Preventing mining pool concentration with Lamport signatures
a simple hack
edit: here’s a far more efficient way to do this https://medium.com/@lmgoodman/7c7ba2d6a1b (inspired by a post from @RKHilbertSpace)
It occurs to me that there is a simple hack which could prevent the concentration of bitcoin mining pools. It only requires a minimal change to the bitcoin protocol and, quite importantly, it does not penalize the existing investments in ASICs.
Instead of having the miner attempt to produce a block hash matching the difficulty, we have the miner generate Lamport signatures.
First, the miner forms a pair of public/private Lamport keys.
The miner then hashes the block header along with the signature and signs this hash, the hash of this signature must then meet the difficulty target.
- Lamport keys are S (secret) and P (public)
- B is the usual bitcoin block header (timestamp, merkle hash of transactions, etc)
- Sha is the SHA-256 hashing function
- Sign(S,Sha(M)) is the Lamport signature of the digest of message M using secret key S
- + is the xor function
We are computing
x = Sha(Sign(S, Sha(Sha(B)+Sha(P)))))))
x is the the block hash and is the number that must meet the difficulty target.
The miner can collect his reward at a later time, using the same key. Since the security parameter of a Lamport key halves after each signature on average, we use a signature of 512 x 256 bit hashes.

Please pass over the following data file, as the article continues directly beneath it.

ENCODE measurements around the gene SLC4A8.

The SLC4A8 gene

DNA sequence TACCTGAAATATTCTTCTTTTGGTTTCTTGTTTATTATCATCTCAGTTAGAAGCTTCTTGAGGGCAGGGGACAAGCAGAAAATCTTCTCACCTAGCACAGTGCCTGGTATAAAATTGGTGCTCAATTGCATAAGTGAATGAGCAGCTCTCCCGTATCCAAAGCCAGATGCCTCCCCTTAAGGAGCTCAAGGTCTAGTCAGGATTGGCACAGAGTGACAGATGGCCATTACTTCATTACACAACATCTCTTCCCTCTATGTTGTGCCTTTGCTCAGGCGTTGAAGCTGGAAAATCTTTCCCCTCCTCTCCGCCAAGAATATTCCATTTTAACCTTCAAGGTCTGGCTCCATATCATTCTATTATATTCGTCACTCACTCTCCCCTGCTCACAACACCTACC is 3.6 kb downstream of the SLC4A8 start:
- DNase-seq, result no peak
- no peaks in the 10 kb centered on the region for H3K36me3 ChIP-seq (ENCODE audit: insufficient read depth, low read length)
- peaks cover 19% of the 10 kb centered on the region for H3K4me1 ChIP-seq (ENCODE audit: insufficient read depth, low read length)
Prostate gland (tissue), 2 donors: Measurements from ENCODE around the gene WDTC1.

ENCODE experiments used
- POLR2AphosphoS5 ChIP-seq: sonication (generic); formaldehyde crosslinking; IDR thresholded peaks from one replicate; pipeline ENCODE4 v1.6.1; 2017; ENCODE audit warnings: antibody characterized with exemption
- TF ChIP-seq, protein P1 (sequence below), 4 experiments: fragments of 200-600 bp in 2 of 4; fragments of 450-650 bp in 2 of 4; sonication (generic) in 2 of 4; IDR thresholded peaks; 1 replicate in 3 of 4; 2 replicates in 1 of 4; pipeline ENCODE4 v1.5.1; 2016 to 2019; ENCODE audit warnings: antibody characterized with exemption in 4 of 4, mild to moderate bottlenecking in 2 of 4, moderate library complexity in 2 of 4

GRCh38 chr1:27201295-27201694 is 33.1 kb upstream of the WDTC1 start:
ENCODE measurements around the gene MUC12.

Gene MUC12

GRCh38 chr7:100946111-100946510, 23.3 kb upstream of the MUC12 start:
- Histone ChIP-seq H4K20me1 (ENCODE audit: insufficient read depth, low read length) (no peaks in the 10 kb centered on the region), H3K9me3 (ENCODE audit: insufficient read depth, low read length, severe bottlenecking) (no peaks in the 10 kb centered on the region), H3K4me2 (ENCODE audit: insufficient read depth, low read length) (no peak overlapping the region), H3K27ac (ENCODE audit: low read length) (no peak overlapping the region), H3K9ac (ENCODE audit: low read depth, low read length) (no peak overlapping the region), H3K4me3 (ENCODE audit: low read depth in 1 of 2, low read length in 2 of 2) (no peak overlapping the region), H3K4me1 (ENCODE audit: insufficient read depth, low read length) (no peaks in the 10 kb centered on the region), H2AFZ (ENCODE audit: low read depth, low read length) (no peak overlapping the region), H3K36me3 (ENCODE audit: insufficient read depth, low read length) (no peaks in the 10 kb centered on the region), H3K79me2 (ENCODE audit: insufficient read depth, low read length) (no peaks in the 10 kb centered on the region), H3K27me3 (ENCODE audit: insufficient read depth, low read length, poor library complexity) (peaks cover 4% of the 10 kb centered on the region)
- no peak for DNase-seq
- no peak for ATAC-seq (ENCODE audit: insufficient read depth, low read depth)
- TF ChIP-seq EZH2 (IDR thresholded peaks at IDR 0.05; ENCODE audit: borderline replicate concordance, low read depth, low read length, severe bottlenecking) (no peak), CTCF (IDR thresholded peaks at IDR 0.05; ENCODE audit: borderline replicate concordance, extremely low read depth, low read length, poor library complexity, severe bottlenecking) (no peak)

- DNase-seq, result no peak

Some key properties
- The miner cannot change the content of the block after he’s found a solution — this, of course, is essential.
- The miner cannot safely outsource the computation to a pool he does not control, not even the cloud: finding a solution involves knowledge of the private key.
- All the work consists in repeated applications of the SHA-256 function. Thus, this can be performed entirely using the existing ASICs (perhaps with very minor tweaks) and thus respects the value of the existing mining investment.
- No fancy mathematics (SNARKs, etc)
- The chain difficulty is still readable from the headers by a SVC
- The main downside is the size of the Lamport signatures, adding an average 64kb to each block (which is 6.25% of the maximum block size)